Carney complex: A multiple neoplasia syndrome with cardiac, endocrine, cutaneous, and neural tumors together with spotty pigmentation of the skin, particularly on the face, lips, and trunk, and mucosa. The Carney complex may simultaneously involve multiple endocrine glands such as the pituitary, adrenals, and testes. The cardiac tumors are myxomas which can arise in any chamber of the heart. Although almost always benign, cardiac myxomas are associated with stroke from tumor embolism and with heart failure from obstruction of a valve. Myxomas also may occur in the breast, testis, thyroid, brain, or adrenal gland. Systemic symptoms such as fever, arthralgia, and a lupuslike rashes may accompany the myxomas (and may be due to the production of the proinflammatory cytokine interleukin-6 by the myxoma).
Carney complex is inherited in an autosomal dominant manner. There are two genetically distinct forms. Type I Carney complex is due to mutation of the PRKAR1A gene encoding the protein kinase A regulatory subunit 1-alpha on chromosome 17q23-q24. Type II Carney complex is linked to chromosome 2.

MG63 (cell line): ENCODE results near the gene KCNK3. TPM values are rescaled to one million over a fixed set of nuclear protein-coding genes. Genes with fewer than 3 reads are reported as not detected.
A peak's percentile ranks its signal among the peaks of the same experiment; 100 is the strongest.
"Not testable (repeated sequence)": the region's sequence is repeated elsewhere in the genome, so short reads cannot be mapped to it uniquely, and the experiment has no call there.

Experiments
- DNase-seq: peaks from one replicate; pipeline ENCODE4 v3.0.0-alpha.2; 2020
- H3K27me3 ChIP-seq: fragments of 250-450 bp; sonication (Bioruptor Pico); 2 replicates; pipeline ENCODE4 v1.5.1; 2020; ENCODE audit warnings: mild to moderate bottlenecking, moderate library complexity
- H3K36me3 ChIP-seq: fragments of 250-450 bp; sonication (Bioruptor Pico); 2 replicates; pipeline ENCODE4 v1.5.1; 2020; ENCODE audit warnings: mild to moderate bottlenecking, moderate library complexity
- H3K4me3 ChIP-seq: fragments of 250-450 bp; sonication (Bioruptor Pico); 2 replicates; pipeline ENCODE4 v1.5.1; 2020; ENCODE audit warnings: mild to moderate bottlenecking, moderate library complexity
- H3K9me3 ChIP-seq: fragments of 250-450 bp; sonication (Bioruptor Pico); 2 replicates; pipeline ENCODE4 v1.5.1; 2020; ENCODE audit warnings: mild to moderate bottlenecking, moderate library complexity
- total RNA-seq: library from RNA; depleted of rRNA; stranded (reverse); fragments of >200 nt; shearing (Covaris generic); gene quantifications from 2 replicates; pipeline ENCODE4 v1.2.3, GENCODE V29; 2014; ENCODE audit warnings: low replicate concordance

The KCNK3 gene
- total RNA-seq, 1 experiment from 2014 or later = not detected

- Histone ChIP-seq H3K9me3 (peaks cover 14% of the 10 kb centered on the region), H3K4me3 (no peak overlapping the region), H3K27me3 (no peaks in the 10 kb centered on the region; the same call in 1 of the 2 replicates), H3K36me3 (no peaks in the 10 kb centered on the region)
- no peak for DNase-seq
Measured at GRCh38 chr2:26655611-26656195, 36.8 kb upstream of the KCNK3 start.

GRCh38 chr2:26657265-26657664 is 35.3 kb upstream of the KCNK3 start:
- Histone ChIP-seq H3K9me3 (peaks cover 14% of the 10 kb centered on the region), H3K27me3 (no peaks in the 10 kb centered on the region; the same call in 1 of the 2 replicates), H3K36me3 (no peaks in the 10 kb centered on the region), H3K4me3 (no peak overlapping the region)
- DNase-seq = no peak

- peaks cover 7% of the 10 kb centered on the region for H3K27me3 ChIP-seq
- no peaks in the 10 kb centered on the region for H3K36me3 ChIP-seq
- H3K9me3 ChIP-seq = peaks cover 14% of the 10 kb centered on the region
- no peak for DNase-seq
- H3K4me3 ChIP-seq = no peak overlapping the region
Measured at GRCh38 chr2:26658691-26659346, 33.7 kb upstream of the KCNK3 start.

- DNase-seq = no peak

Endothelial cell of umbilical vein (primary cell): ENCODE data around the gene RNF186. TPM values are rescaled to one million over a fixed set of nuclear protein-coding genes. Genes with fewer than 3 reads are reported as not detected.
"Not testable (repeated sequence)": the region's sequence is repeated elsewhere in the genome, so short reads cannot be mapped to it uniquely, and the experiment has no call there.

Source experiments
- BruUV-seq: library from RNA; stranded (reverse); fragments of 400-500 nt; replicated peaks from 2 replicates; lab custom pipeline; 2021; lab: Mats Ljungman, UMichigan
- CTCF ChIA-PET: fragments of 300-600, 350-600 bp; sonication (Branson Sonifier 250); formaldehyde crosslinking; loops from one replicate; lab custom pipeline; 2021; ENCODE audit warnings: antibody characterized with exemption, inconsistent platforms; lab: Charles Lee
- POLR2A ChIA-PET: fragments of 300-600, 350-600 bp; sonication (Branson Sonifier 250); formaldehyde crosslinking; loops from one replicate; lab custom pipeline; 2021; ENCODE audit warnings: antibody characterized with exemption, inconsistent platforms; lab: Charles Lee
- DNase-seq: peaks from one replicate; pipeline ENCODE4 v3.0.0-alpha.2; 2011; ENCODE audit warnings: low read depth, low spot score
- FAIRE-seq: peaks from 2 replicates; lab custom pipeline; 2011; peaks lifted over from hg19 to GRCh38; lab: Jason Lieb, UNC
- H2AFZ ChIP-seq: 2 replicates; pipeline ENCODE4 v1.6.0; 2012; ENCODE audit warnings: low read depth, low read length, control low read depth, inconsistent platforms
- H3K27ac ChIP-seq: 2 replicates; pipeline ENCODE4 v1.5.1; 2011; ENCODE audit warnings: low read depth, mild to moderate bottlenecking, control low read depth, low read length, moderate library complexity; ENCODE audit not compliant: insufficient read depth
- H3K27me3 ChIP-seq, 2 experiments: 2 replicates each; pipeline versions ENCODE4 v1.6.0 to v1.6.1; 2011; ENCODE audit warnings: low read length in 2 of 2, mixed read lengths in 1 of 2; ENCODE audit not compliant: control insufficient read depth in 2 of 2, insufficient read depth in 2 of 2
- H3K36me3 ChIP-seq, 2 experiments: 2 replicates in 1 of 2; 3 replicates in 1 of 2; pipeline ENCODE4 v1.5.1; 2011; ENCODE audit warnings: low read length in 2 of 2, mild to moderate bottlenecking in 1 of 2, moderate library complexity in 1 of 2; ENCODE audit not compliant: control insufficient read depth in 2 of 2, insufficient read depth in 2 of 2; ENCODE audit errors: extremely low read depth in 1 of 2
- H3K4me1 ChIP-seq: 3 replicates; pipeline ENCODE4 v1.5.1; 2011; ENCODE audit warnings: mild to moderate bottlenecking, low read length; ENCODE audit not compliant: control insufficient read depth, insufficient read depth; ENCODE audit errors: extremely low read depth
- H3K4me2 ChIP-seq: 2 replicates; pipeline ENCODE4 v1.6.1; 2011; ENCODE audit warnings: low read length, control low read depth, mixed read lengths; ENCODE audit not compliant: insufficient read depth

Named after J. Alden Carney who with colleagues described "the complex of myxomas, spotty pigmentation, and endocrine overactivity" in 1985. The Carney complex includes the LAMB syndrome (lentigines, atrial myxomas, mucocutaneous myxomas, and blue nevi) and the NAME syndrome (nevi, atrial myxoma, myxoid neurofibroma, and ephelides).
Primary tumors of the heart are rare in all age groups.
Carney complex is a disorder characterized by an increased risk of several types of tumors. Affected individuals also usually have changes in skin coloring ...
Carney complex is a hereditary condition associated with spotty skin pigmentation, myxomas (benign [noncancerous] connective tissue tumors), and benign or cancerous ...
Disease characteristics. Carney complex (CNC) is characterized by skin pigmentary abnormalities, myxomas, endocrine tumors or overactivity, and schwannomas.
Carney complex Monika Srivastava MD Dermatology Online Journal 10 (3): 11 From the Ronald O. Perelman Department of Dermatology, New York University